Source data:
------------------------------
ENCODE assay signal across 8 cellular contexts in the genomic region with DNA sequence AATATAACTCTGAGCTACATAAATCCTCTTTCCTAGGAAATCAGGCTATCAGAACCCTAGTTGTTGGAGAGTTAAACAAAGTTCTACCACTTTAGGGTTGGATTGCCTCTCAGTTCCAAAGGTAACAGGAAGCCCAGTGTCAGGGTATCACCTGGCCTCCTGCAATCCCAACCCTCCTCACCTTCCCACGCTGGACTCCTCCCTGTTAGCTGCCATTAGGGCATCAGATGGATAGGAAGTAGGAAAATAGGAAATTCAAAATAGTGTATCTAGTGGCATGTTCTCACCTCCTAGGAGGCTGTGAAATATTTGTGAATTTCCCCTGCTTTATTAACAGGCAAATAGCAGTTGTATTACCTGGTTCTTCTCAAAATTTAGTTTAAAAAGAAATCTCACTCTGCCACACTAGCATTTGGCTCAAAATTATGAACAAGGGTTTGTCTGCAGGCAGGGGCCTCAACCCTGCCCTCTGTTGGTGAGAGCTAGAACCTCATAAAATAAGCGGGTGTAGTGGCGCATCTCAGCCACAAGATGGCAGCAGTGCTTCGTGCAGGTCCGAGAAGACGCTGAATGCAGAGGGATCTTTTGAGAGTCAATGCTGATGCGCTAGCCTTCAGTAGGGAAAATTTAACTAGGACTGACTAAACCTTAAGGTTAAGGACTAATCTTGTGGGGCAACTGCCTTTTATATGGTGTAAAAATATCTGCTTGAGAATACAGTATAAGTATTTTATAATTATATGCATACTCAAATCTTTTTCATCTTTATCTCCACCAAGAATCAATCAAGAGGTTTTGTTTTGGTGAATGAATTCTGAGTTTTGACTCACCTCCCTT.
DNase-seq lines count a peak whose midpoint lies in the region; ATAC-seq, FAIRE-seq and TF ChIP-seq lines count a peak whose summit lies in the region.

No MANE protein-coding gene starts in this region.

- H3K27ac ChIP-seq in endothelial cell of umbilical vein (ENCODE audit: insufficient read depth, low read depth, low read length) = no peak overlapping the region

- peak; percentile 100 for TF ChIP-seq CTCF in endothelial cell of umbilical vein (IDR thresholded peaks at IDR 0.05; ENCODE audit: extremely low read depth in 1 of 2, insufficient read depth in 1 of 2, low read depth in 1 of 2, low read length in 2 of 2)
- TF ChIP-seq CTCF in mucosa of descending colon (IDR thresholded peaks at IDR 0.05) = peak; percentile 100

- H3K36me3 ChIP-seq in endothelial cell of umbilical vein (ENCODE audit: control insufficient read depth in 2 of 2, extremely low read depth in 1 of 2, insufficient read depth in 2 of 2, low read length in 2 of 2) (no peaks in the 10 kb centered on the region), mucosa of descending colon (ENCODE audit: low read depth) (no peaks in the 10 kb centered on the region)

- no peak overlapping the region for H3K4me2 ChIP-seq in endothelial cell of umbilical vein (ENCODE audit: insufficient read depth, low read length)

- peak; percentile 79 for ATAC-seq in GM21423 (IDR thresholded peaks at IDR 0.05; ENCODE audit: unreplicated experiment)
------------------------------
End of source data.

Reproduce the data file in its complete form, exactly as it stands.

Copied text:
ENCODE assay signal across 8 cellular contexts in the genomic region with DNA sequence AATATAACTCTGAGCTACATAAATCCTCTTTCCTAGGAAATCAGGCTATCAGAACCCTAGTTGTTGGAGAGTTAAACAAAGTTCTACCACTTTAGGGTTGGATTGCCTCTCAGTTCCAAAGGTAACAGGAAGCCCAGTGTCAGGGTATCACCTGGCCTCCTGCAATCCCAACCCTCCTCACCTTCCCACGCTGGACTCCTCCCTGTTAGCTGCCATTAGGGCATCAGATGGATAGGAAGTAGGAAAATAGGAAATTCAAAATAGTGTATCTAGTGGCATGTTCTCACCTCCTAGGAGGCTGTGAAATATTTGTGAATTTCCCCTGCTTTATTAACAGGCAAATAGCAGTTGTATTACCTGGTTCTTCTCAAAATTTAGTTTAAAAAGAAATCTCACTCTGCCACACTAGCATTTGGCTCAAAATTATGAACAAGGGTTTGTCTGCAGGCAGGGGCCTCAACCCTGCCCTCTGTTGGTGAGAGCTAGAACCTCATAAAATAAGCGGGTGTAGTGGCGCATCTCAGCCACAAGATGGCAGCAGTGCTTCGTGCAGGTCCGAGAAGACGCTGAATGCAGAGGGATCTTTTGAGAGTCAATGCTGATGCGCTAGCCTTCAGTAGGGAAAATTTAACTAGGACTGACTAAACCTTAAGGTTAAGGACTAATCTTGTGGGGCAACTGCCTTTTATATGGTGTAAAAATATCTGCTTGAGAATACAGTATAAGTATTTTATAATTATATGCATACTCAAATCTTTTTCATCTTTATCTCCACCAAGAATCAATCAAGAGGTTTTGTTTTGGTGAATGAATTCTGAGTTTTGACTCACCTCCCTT.
DNase-seq lines count a peak whose midpoint lies in the region; ATAC-seq, FAIRE-seq and TF ChIP-seq lines count a peak whose summit lies in the region.

No MANE protein-coding gene starts in this region.

- H3K27ac ChIP-seq in endothelial cell of umbilical vein (ENCODE audit: insufficient read depth, low read depth, low read length) = no peak overlapping the region

- peak; percentile 100 for TF ChIP-seq CTCF in endothelial cell of umbilical vein (IDR thresholded peaks at IDR 0.05; ENCODE audit: extremely low read depth in 1 of 2, insufficient read depth in 1 of 2, low read depth in 1 of 2, low read length in 2 of 2)
- TF ChIP-seq CTCF in mucosa of descending colon (IDR thresholded peaks at IDR 0.05) = peak; percentile 100

- H3K36me3 ChIP-seq in endothelial cell of umbilical vein (ENCODE audit: control insufficient read depth in 2 of 2, extremely low read depth in 1 of 2, insufficient read depth in 2 of 2, low read length in 2 of 2) (no peaks in the 10 kb centered on the region), mucosa of descending colon (ENCODE audit: low read depth) (no peaks in the 10 kb centered on the region)

- no peak overlapping the region for H3K4me2 ChIP-seq in endothelial cell of umbilical vein (ENCODE audit: insufficient read depth, low read length)

- peak; percentile 79 for ATAC-seq in GM21423 (IDR thresholded peaks at IDR 0.05; ENCODE audit: unreplicated experiment)